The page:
After she had been in country for a year, Mimi convinced the Peace Corps to hire a teacher at her school to come to America to teach Turkish in a Peace Corps training program. Her Turkish friend was successful, and the two have stayed in touch over the years. Eventually, the Turkish woman married, and one day her husband became the Secretary of Foreign Affairs. This year Mimi's 15 year old daughter, a student at Portland's Wilson High, lived in Turkey with her mother's Turkish friend. She came to the party in Washington, joined us for Turkish history, culture, and food at the Turkish Embassy, and looks forward to future trips to Turkey - and maybe to the Peace Corps.
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There were many stories of friendships stretched over miles and decades, surviving personal upheavals and political revolutions, but the story that hit me the hardest was one told by a volunteer just home from the Ivory Coast. Her book isn't out yet, isn't even finished, but I'm going to be first in line when it is published. It starts with a small poor Moslem village, where men routinely take two and three wives, and where, if a brother or an uncle dies, a man might be obliged to take on that wife and those children. It's a custom that works like social security and medicare rolled into one, and it has been perfected over eons.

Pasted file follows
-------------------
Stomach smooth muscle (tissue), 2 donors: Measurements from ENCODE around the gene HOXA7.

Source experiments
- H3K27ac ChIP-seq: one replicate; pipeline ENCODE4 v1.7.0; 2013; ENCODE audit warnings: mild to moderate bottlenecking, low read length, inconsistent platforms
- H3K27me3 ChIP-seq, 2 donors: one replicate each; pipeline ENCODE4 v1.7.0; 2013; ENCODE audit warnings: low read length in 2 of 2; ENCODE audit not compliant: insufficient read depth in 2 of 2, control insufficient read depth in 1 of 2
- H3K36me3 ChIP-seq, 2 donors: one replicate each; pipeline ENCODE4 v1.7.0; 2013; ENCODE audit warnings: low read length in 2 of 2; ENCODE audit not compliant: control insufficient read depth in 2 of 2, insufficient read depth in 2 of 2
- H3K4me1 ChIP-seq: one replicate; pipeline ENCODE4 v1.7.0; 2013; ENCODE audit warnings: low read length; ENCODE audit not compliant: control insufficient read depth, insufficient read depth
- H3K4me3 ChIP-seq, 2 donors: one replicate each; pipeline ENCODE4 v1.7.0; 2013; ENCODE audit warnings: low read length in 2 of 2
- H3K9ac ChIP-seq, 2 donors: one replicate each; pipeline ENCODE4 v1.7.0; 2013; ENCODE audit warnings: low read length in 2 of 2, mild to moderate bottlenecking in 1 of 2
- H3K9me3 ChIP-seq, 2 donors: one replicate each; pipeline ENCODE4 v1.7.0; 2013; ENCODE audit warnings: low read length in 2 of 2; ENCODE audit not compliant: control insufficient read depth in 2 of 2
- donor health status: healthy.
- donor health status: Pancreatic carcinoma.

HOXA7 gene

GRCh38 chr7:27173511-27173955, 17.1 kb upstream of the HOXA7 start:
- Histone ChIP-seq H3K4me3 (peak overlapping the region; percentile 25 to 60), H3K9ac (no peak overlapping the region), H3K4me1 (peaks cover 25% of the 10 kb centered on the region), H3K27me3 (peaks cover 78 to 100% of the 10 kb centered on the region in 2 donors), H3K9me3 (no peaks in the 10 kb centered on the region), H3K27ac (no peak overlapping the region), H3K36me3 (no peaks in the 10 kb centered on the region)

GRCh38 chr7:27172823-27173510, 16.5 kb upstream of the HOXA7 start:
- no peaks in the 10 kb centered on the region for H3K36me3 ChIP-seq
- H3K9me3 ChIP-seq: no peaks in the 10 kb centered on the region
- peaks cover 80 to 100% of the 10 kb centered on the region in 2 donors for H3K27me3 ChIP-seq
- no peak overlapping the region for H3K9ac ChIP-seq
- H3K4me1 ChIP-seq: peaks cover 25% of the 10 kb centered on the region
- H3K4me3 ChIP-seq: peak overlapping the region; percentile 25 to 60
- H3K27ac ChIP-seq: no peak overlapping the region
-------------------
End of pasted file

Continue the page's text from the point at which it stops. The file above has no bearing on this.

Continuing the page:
Our young volunteer was working in a child nutrition program, where one of her favorite people was a young wife and mother who had two sister wives. One of the other wives had a physical deformity, and the other was barren, so the first wife and child were the apples of the family's eye.
When an uncle in a nearby city died, the family took in his wife and child, and the Peace Corps volunteer began monitoring this child as well. She drew the story out slowly, telling us about the exuberant wife and robust child, and the new wife and her beautiful but delicate child. Each week they came to be weighed and monitored for growth and childhood diseases. The one child thrived; the other failed, and eventually died.
It soon became apparent that the cause of the child's death was AIDS, and that AIDS must have been the cause of the father's death as well. And then she and we knew that this is how the AIDS virus enters a conservative traditional village. A man is obliged by custom and tradition to look after a relative's widow. The practice has grown to accommodate the tough climate and buffer harsh times for thousands of women and children over hundreds of years. And now this glue that has served so well will capture the healthy wife and the robust child and begin the unraveling of another village.
The Peace Corps once had a recruiting slogan that went something like this: "The toughest job you'll ever love." That's what I saw on a thousand faces in Washington D.C.